Erica McGilchrist: Picturing change


On display in the Australian Art Collection, Queensland Art Gallery (Josephine Ulrick and Win Schubert Galleries), Photographic machine 1968 (illustrated) by Australian artist Erica McGilchrist — whose career can be defined by the freedom with which she explored different styles and directions — was a passionate activist for women’s art, and ahead of her time.

Erica McGilchrist was highly regarded as an artist and educator, celebrated for her contributions to modernism in Australia from the late 1950s until her passing in 2014. She was born in Mount Gambier, South Australia, in 1926 but for most of her career lived and worked in a studio in the Melbourne suburb of Caulfield, creating countless paintings, works on paper and embroideries.

McGilchrist was a passionate activist for women’s art. In 1975 she co-founded the Women’s Art Register, which she coordinated until 1986, and she was widely acknowledged as an important community figure for this advocacy. She was awarded the Order of Australia Medal in 1992 for her outstanding contribution to the women’s art movement and in recognition of her own art practice. The Register is now housed at the Richmond Public Library in Melbourne and holds reference material on more than 5000 Australian and international women artists.

A period of study at the Akademie der Bildenden Kunste in Munich from 1960–61, made possible by a scholarship from the German Academic Exchange Service, was integral to McGilchrist’s development and also enabled her to exhibit in both Munich and London before returning to Australia in 1964. Yet it was more than having access to the climate of artistic innovation in Europe that shaped the artist at this time. Her travel was said to have come with strained romantic relationships in Australia and Europe, and the resultant emotional burden may have also prompted McGilchrist to experiment and invent freely.1 Improvised and uncensored, she held a deepening interest in surrealist automatism, as well as various modes of lyrical abstraction and figurative expressionism. In many respects, this sense of freedom continued throughout McGilchrist’s career — and perhaps even defines it. Linda Short, curator of the artist’s 2013 survey at Heide Museum of Modern Art, says that

McGilchrist typically allowed the mood or meaning informing her images to dictate her stylistic approach. As a result, she worked fluidly between abstraction and figuration, and often combined both modes in the one picture. . . McGilchrist’s ability to invoke feelings and states of mind through formal means is one of the strengths of her art, yet she always balanced the emotive tenor of her work with an intellectualism.2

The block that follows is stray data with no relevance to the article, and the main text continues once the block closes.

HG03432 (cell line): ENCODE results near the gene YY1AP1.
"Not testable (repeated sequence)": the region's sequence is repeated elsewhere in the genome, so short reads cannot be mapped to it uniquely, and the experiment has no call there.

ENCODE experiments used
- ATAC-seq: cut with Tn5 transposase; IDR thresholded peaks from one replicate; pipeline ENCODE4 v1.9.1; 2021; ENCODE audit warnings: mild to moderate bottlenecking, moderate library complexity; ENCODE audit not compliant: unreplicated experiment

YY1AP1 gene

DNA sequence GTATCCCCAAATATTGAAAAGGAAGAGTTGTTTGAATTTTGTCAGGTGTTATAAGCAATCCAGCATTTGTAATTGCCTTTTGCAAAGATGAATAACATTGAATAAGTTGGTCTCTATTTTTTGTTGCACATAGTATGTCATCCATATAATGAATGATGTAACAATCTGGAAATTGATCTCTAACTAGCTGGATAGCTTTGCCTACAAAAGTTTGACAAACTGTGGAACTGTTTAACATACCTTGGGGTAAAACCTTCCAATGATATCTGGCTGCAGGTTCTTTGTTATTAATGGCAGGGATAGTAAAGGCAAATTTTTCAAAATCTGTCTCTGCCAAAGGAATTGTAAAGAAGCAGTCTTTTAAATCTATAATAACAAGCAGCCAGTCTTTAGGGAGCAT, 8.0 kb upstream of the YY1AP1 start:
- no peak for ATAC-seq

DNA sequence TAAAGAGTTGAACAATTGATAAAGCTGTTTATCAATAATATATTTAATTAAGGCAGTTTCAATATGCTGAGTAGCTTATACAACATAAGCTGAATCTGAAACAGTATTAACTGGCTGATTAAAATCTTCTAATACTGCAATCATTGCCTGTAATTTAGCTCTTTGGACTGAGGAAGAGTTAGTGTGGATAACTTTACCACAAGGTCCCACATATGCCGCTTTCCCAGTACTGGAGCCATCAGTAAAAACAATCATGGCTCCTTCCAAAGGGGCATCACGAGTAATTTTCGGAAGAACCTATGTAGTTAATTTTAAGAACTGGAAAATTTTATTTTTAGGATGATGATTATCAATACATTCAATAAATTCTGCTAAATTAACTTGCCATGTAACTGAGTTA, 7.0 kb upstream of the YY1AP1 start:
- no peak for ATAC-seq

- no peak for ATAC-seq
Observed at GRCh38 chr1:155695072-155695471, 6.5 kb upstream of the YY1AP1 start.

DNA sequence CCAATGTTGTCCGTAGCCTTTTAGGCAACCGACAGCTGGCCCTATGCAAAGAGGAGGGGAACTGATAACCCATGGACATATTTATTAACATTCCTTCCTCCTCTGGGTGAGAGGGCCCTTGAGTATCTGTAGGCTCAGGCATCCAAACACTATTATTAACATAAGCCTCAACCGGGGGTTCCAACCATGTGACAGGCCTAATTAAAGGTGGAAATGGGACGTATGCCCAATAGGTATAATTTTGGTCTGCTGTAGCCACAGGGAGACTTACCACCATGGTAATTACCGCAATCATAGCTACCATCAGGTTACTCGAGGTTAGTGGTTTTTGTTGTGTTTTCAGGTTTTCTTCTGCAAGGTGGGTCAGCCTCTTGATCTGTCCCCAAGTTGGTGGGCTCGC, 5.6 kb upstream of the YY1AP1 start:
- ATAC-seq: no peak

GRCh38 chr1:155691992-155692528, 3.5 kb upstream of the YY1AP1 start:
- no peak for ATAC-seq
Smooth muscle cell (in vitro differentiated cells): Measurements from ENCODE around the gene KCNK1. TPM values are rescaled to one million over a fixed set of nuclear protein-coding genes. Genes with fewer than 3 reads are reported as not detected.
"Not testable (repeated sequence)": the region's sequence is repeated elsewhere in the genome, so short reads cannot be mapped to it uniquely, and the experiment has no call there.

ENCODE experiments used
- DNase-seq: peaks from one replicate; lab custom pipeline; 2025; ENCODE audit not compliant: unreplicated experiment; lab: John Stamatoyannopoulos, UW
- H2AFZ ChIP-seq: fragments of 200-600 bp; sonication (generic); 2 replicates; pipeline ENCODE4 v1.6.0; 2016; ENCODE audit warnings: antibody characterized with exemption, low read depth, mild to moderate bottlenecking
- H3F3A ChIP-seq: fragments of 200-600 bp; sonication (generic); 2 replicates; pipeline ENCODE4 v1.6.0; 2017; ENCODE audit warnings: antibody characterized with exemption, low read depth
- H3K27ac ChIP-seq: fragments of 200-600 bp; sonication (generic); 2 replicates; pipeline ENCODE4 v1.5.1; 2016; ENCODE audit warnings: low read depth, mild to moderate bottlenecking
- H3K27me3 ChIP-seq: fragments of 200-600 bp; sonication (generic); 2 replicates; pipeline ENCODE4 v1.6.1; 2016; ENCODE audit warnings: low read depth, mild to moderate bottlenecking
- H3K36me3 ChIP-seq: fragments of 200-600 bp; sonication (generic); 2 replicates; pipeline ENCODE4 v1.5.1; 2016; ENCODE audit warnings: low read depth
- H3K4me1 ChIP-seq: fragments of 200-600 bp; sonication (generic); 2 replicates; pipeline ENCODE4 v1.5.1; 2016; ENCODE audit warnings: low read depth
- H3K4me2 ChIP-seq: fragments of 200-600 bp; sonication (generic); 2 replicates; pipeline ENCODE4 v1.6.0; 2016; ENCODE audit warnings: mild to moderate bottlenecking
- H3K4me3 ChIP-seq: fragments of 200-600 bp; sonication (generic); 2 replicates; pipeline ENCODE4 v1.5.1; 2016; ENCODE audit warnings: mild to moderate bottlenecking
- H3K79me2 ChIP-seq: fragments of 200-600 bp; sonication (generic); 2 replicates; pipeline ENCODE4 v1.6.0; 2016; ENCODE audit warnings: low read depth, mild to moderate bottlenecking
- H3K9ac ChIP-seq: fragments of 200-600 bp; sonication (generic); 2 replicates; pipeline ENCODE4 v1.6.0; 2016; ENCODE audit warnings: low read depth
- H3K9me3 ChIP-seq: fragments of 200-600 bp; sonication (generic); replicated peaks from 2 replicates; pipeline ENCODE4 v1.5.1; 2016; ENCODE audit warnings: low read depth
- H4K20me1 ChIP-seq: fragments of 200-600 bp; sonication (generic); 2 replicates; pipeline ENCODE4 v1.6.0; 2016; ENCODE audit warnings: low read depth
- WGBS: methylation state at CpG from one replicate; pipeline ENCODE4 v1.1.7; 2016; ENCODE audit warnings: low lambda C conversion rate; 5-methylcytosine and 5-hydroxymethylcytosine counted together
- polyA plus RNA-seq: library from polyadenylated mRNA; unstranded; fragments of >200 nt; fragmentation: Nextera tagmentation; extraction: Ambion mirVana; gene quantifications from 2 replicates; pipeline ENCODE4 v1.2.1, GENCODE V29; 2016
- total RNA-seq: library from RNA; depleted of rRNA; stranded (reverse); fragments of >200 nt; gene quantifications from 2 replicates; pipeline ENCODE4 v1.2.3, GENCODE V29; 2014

Erica McGilchrist Photographic machine 1968

Erica McGilchrist, Australia 1926–2014 / Photographic machine 1968 / Heat-polymerising acrylic on linen / 59 x 81cm (irreg.) / Purchased 2018 with funds from the Queensland Art Gallery | Gallery of Modern Art Foundation / Collection: Queensland Art Gallery | Gallery of Modern Art / © Estate of Erica McGilchrist

McGilchrist was arguably ahead of her time in taking such latitude and giving herself the necessary space to develop her interest in the human psyche, exhibiting more in common with postmodern artists of the late 1970s and 1980s than her immediate peers in the 1960s. Moreover, her engagement with broad feminist concerns — and her interest in the relationship between the individual and society — makes her work particularly relevant today.

For all McGilchrist’s fluid tactics, Photographic machine 1968 is a keenly resolved painting, with a clear design sensibility owing to an economic use of colour, line and pattern. Her repeating bars — and use of clean, straight lines in general — makes a skilful contrast against the sparing use of curves that denote two arms and a head engaged in the choreography of taking a photograph. In this balance of abstraction and representation, formal clarity and colour harmonies, Photographic machine has something in common with a particular European modernist sensibility, as found in the wit of Sophie Taeuber-Arp’s earlier take on Dadaism.

It is evident in her eloquence and clarity that McGilchrist delighted in her aesthetic explorations — both in Photographic machine and indeed throughout her career. While her works were broad in shape, her thoughtful character remained ever present.

Peter McKay is Curatorial Manager, Australian Art, QAGOMA
This text is adapted from an essay first published in QAGOMA’s Members’ magazine, Artlines.

1 Linda Short, ‘Erica McGilchrist’, Monash University Museum of Art, <>, viewed June 2019.
2 Short, ‘Erica McGilchrist’.